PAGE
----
When Trauma Makes You Expect the Worst But Never the Good
I sit with my sister and mom, uncontrollably laughing at some silly thing one of us has said. I’m almost breathless with laughter. I feel warm sitting with them, these two people I love so much. And then a voice enters my head: “They’re going to leave you. You’re going to be all alone.” The voice shocks me back into what I feel at the time is almost certain reality — the people I hold dearest will die or abandon me and I’ll be alone. The warmth evaporates, and I’m left feeling panicked and incredibly sad.
This happens to me quite regularly — that voice that pipes up in my head to remind me that good feelings don’t last; good people don’t stay; everything good will, sooner or later, disappear. The fact that this happens at some of my happiest moments seems like a cruel twist of fate. Even those sweet moments of levity and connection with others can be reshaped into painful realizations that hit me like a sledgehammer.
When I was little, I learned that the world was an unsafe place, that danger could arrive in different forms, at any time. What that taught me was that I needed to be ready for anything in order to survive. Now, as an adult, the only way I feel safe is if I’ve prepared myself for every single worst-case scenario. That’s where that voice comes in. It feels it has to protect me from any potential pain by having me acknowledge and anticipate the worst possible outcome of any situation. It happens particularly when I’m feeling safe or content — that voice wants me to be prepared that all good things must come to an end. So, when they do, I won’t be caught off-guard and I can protect myself.
I recently finished reading Glennon Doyle’s book, “Untamed.” In it, she describes this same type of voice as something called the Ache. The Ache is there to remind her continuously that the world is a dangerous place where people you love don’t live forever. Whenever she gets too close to comfort or love, the Ache pipes up to remind her that good things don’t last. But the Ache also helps her to feel more in control. I relate so much to this dynamic. When I’m ready for the worst, I don’t feel unprepared. I feel like I’ve taken back the reins of my life — like, literally anything could happen, and I wouldn’t feel caught off-guard or surprised because I’ve already imagined it happening in my head.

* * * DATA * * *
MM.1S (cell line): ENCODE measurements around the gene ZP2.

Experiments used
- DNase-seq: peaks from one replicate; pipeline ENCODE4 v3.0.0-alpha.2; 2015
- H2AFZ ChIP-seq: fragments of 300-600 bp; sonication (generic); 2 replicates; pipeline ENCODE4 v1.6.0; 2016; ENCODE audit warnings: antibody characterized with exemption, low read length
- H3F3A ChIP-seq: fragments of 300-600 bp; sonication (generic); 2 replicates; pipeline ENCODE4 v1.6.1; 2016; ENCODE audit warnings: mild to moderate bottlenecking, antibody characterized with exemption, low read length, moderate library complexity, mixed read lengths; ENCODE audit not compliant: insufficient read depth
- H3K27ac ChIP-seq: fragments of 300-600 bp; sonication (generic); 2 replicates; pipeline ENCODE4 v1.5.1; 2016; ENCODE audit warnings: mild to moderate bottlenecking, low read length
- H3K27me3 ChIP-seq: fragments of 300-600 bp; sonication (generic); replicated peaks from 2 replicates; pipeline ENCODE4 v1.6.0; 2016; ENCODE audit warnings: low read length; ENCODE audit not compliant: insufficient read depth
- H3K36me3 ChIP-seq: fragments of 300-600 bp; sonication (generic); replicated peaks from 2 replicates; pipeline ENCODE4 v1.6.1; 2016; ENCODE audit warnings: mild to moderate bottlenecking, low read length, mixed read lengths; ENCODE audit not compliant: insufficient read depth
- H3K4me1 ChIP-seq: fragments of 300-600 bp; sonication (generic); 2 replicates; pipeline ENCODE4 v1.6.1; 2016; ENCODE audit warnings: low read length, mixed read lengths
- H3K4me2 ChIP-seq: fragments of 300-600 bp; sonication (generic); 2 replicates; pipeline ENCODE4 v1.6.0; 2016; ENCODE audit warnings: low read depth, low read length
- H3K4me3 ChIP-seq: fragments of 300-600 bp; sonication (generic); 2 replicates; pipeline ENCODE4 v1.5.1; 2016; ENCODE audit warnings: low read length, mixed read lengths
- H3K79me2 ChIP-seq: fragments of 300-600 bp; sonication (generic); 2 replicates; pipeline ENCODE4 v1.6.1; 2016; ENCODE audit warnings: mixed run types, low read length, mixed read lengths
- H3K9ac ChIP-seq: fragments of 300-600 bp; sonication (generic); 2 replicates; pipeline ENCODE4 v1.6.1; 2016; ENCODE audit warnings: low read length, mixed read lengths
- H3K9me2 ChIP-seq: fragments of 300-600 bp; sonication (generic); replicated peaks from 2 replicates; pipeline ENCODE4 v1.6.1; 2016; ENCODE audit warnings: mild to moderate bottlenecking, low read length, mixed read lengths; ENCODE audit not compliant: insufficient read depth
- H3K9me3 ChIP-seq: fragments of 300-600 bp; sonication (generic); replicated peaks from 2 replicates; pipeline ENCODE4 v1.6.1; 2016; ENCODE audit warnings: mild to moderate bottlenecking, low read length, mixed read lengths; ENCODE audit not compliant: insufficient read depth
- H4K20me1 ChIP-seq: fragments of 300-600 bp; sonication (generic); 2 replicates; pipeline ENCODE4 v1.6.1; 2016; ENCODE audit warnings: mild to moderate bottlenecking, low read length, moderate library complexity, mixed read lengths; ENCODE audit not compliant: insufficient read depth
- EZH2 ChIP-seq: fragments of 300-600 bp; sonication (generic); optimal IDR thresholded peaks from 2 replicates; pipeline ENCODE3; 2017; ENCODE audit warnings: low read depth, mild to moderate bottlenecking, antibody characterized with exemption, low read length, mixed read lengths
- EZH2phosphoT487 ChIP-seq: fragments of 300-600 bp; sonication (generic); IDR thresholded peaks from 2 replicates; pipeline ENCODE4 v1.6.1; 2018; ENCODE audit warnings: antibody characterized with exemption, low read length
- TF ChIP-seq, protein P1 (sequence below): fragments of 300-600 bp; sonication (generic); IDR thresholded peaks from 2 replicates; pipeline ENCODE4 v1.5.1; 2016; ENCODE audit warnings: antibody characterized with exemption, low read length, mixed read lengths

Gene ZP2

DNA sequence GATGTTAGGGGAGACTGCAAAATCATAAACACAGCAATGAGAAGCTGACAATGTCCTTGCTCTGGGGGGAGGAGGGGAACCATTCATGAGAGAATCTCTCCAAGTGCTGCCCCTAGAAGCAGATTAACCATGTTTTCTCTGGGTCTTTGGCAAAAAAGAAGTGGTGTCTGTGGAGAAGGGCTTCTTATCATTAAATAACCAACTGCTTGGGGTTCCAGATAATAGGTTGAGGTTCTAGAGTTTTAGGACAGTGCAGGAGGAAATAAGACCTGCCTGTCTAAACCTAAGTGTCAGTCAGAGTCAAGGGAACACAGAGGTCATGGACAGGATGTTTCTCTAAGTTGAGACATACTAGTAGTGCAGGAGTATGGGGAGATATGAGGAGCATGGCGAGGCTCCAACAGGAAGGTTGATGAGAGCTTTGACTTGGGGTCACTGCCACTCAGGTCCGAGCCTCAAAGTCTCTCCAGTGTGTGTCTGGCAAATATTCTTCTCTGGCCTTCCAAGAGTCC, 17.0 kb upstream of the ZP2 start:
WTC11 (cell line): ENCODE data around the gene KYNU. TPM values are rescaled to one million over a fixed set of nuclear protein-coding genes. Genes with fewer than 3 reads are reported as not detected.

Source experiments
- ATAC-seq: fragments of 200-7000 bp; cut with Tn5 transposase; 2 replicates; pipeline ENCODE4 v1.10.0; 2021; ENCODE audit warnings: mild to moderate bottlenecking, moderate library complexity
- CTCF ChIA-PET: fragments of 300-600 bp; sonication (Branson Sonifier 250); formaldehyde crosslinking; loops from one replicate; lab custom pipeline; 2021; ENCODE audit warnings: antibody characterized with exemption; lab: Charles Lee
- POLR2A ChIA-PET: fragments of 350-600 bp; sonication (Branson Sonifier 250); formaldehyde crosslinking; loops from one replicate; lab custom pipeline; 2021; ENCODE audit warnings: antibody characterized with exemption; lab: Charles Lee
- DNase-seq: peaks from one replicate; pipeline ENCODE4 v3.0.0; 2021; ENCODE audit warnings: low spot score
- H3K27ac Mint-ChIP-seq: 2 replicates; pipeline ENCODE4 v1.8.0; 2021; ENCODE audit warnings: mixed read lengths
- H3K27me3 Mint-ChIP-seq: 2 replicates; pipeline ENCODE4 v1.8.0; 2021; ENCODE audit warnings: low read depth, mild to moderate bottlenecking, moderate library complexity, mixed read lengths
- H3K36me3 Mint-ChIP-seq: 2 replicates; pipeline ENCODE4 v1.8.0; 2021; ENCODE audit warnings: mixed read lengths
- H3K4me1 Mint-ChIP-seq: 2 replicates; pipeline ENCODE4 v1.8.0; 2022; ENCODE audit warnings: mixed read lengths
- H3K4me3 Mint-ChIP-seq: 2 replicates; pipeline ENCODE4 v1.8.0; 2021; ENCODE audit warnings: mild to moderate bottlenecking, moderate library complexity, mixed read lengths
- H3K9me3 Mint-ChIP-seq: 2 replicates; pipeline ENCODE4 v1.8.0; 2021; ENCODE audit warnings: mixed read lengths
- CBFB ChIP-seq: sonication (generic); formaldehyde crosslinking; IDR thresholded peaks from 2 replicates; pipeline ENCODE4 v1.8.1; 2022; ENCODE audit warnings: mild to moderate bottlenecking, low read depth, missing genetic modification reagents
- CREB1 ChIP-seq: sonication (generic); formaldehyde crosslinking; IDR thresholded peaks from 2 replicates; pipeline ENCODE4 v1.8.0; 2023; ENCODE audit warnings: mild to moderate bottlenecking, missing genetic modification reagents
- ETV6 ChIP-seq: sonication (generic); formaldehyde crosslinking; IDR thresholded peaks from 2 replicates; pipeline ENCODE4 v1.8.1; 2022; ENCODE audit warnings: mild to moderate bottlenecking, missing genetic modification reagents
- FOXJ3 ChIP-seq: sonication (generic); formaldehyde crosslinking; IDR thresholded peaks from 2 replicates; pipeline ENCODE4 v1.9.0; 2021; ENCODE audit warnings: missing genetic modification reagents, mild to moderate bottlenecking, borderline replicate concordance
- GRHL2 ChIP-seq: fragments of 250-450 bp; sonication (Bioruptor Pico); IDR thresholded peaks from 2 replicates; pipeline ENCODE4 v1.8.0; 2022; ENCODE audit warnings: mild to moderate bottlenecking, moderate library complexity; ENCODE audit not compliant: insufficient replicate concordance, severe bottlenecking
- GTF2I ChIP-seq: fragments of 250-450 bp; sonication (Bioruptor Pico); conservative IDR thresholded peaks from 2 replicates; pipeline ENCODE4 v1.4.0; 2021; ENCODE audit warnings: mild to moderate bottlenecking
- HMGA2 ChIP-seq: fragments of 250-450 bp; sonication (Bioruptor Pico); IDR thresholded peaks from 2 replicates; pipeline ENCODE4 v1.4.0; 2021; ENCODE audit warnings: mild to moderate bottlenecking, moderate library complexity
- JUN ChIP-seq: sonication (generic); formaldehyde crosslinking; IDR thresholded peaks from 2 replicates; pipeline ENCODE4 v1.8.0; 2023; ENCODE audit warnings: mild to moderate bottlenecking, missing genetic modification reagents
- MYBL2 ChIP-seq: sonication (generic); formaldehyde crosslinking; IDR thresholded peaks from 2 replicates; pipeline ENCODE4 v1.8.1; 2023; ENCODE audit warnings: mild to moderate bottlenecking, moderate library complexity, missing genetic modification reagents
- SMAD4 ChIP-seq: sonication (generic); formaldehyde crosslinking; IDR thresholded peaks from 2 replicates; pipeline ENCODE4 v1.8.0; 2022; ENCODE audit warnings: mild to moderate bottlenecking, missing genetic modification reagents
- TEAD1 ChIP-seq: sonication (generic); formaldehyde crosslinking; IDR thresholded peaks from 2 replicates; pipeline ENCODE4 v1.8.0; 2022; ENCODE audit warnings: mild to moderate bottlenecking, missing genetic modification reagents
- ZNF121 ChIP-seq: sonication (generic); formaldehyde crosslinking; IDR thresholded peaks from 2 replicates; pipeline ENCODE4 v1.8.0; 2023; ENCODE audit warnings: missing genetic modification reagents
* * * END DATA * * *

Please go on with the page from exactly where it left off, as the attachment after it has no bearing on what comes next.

The problem with the Ache is that it stamps out all of the good, too. It’s like I have to counteract any good experience with something bad (a familiar feeling that’s been there since the beginning of my trauma). It feels like I don’t deserve to feel positive things – and it’s my duty to accept the hurt and pain of the world without any of the light. I don’t want to live like this anymore. I want to hug my mom without worrying about something bad happening to her. I want to laugh with friends and not wonder if a day will come when they won’t want to be around me anymore. I want to prepare myself for different scenarios, but not only focus on the outcome where I’ll be in pain, but also the possibility for positive things. I want to start asking myself, “What if things go well? What if things turn out in the best possible way, instead of the worst?”
My trauma has already taken away so many good things from my life. And that wasn’t my fault. But what is my responsibility is the fact that I continue to keep the Ache in my life as it keeps hurting me unnecessarily. Instead of giving it free rein, maybe I can just thank it for doing its job — protecting me from the unknown — and tell it that it doesn’t have to help me like that anymore. I know within my heart that I’m strong enough to overcome what life throws at me (because I’ve already proven that to myself so many times). So, maybe the Ache can take a backseat when I’m experiencing moments of joy and just let me soak up the positivity and light. Because I know, deep down, that I deserve good things even if the Ache tells me otherwise.
Photo by Annie Spratt on Unsplash